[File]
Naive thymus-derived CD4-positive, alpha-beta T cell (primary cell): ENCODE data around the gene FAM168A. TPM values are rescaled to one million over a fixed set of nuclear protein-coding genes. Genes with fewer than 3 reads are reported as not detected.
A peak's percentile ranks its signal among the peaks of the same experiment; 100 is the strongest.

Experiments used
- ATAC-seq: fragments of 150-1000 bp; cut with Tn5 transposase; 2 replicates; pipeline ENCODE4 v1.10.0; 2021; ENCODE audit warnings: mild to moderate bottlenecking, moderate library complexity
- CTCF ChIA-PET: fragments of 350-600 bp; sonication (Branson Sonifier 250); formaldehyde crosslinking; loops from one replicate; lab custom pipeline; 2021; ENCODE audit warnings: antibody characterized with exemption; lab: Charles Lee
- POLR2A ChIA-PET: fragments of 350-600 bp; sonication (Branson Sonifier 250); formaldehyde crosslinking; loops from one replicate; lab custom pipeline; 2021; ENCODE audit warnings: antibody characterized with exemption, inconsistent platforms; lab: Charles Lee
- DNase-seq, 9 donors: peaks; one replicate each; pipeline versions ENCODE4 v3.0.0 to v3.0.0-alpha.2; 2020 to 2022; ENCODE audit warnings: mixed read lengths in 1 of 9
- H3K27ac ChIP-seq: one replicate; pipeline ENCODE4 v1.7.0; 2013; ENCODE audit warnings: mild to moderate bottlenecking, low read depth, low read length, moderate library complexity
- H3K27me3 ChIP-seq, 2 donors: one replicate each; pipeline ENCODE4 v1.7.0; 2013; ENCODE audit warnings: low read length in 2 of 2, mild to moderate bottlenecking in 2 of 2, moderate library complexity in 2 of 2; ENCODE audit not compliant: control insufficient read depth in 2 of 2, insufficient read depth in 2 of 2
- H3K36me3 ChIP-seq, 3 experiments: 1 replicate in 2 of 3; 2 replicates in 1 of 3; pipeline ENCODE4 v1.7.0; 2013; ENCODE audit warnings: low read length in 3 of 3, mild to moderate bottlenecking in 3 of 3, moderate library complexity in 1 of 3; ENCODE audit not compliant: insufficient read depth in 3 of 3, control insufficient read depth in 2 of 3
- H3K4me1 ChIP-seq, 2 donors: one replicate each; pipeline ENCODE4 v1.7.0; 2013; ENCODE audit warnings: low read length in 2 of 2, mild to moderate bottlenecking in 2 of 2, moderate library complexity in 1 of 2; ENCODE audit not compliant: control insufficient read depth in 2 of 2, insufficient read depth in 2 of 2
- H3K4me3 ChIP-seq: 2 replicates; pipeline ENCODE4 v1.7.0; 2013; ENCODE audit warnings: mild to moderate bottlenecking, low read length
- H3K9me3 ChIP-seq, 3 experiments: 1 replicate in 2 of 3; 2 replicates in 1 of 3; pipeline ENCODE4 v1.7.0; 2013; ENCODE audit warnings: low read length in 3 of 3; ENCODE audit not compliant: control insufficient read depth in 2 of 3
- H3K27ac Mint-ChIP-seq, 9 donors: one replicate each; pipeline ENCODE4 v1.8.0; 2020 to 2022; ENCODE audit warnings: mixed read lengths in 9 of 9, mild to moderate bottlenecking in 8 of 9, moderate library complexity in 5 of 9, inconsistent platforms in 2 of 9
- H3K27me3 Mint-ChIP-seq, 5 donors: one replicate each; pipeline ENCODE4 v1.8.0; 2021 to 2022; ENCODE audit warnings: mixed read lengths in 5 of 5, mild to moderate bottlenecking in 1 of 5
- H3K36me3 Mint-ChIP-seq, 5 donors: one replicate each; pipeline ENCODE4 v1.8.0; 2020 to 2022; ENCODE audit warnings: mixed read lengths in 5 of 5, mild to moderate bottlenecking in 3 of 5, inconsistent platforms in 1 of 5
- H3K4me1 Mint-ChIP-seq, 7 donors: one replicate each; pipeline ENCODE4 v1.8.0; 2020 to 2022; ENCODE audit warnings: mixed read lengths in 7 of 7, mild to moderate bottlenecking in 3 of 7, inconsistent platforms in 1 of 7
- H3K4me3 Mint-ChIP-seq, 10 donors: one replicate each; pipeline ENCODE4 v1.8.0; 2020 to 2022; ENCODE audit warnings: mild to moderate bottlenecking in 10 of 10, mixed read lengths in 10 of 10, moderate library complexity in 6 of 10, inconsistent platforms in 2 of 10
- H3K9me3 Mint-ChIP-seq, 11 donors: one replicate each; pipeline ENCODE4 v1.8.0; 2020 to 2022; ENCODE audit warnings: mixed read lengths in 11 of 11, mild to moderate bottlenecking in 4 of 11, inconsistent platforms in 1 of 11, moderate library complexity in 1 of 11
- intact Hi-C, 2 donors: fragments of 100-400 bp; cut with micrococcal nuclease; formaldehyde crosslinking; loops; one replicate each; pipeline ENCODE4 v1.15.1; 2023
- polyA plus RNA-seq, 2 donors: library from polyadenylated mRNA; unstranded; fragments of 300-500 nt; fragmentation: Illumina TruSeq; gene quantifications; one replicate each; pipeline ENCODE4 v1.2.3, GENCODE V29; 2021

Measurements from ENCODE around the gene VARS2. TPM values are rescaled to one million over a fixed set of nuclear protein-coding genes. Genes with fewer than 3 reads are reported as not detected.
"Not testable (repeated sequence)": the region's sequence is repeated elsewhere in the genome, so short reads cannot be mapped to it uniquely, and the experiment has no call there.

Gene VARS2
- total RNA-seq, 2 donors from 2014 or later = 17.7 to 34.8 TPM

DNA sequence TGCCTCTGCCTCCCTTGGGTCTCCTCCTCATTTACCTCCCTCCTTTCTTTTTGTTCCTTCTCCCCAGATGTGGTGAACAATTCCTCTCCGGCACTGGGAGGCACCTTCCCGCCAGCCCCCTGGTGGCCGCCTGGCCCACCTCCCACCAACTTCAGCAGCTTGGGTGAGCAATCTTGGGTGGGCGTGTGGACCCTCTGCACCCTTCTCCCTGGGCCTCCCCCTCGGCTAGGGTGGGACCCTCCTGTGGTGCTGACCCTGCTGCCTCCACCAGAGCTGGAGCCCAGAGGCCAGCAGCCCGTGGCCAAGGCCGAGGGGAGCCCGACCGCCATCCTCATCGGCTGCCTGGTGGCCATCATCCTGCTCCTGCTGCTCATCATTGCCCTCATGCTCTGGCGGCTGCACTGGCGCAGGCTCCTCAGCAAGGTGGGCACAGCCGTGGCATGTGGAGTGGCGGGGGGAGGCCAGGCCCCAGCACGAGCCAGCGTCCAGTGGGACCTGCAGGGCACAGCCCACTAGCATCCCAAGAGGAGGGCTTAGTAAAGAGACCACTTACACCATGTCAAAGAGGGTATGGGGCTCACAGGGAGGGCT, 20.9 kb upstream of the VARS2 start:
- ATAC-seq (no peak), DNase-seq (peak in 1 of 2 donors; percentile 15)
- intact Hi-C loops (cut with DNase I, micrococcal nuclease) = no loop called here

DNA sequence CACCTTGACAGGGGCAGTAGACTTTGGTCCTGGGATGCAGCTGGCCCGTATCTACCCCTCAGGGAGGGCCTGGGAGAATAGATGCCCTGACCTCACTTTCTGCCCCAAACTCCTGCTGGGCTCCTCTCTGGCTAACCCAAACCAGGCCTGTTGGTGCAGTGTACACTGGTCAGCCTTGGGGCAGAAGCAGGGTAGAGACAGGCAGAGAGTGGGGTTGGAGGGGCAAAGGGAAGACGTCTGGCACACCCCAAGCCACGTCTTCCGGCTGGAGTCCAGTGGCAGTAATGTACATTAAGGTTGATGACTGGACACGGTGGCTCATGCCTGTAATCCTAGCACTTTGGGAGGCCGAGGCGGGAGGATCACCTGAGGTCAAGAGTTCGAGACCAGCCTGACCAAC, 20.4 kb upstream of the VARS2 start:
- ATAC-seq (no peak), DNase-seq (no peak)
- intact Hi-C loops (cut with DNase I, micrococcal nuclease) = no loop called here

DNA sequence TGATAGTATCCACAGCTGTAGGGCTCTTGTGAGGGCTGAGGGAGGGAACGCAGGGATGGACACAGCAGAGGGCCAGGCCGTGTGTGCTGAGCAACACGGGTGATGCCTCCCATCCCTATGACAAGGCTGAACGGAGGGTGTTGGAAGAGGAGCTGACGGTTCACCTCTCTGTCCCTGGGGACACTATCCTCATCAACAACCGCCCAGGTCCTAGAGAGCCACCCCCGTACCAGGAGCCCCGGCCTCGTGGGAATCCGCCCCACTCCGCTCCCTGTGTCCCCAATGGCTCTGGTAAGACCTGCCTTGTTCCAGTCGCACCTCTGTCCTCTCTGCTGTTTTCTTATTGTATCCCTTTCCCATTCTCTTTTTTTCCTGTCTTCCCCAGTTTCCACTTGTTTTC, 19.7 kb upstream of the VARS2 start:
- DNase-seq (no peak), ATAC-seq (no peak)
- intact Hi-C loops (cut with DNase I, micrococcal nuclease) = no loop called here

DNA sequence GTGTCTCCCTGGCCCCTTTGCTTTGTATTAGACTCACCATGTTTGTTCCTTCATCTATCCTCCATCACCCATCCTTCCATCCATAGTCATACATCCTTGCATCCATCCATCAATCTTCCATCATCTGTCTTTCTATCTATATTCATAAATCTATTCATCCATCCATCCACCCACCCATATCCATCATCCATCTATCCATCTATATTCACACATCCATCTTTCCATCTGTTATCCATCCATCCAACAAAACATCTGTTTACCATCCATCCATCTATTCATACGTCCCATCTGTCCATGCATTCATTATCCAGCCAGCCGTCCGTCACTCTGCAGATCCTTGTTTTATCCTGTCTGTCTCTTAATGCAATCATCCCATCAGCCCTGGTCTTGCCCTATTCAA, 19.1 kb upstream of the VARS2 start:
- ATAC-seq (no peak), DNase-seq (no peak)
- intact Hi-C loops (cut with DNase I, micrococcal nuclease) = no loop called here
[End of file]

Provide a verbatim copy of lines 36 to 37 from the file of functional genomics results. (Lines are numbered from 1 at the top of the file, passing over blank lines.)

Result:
- ATAC-seq (no peak), DNase-seq (no peak)
- intact Hi-C loops (cut with DNase I, micrococcal nuclease) = no loop called here